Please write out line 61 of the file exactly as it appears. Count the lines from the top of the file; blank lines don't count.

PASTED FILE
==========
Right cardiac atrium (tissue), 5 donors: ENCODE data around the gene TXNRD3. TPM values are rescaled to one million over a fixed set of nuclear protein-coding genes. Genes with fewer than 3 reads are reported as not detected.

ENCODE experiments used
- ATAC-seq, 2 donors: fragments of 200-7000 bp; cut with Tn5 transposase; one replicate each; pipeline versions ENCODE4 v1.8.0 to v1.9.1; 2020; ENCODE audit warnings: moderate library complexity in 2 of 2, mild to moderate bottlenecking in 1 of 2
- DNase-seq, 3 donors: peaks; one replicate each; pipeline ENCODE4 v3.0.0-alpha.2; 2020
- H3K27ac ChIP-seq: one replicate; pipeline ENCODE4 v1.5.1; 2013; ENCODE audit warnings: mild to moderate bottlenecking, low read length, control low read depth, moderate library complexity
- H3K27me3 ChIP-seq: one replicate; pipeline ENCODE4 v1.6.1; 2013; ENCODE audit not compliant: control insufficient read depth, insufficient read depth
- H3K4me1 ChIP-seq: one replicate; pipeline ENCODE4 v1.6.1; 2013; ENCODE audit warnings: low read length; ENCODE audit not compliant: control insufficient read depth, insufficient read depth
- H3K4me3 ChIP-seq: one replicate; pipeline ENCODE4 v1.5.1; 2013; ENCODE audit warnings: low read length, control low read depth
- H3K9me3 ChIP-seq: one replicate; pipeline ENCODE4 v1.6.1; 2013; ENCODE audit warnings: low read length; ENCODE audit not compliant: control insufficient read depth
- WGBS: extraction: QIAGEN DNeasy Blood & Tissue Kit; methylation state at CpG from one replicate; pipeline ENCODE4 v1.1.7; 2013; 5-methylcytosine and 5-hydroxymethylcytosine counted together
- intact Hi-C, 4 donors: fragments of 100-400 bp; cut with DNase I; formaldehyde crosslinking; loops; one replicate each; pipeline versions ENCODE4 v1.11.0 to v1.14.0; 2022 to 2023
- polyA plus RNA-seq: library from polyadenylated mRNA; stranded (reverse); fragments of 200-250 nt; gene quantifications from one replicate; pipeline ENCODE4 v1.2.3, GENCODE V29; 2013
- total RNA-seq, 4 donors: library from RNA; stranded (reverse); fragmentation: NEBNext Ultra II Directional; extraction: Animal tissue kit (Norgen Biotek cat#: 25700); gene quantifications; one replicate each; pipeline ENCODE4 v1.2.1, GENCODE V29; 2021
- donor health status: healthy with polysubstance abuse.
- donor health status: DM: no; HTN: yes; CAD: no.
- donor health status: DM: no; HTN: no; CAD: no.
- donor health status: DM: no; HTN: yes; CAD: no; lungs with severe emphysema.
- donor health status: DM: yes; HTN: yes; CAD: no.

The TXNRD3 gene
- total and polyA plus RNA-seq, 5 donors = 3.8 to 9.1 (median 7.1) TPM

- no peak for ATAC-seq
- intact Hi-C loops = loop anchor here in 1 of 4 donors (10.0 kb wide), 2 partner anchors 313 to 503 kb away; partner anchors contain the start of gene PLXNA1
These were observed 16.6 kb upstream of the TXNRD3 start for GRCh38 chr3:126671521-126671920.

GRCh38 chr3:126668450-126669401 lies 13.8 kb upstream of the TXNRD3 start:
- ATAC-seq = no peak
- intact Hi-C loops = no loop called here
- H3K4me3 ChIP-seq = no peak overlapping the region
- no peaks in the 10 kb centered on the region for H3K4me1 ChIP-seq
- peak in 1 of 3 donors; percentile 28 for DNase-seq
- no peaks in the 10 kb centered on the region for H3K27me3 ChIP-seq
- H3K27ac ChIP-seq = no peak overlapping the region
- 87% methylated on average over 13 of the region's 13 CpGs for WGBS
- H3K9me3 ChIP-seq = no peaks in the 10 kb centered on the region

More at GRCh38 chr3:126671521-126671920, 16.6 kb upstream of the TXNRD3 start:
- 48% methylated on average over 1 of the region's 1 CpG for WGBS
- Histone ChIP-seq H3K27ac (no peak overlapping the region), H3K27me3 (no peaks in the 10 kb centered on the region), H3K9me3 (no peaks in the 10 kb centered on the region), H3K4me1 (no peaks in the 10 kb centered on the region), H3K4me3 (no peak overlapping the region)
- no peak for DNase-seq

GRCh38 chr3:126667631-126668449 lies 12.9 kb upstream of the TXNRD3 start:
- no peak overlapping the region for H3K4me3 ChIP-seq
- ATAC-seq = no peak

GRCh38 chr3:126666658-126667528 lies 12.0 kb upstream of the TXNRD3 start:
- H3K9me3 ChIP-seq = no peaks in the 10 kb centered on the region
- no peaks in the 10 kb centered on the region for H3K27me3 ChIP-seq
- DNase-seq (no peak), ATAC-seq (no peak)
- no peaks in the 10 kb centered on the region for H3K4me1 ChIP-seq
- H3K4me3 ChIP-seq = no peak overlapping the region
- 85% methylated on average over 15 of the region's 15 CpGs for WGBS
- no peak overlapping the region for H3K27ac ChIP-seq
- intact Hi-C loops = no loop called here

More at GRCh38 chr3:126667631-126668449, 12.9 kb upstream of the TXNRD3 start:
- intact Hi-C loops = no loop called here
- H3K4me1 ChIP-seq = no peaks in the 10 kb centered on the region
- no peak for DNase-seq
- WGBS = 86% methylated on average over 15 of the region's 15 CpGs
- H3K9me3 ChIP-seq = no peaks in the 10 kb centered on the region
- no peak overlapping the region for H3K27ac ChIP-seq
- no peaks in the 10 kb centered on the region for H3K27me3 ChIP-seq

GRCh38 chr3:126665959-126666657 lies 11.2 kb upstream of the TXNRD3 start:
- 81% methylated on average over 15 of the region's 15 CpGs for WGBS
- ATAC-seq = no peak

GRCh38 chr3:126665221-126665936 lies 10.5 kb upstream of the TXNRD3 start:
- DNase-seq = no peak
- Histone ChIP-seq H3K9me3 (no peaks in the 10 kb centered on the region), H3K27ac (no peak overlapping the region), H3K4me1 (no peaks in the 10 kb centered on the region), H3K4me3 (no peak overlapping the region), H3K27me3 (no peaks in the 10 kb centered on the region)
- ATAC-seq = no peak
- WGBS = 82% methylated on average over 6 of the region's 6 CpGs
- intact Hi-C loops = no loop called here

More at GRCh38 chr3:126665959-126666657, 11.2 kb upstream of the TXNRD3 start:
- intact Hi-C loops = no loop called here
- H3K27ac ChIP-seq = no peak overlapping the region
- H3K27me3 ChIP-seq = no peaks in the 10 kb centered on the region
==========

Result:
GRCh38 chr3:126665221-126665936 lies 10.5 kb upstream of the TXNRD3 start: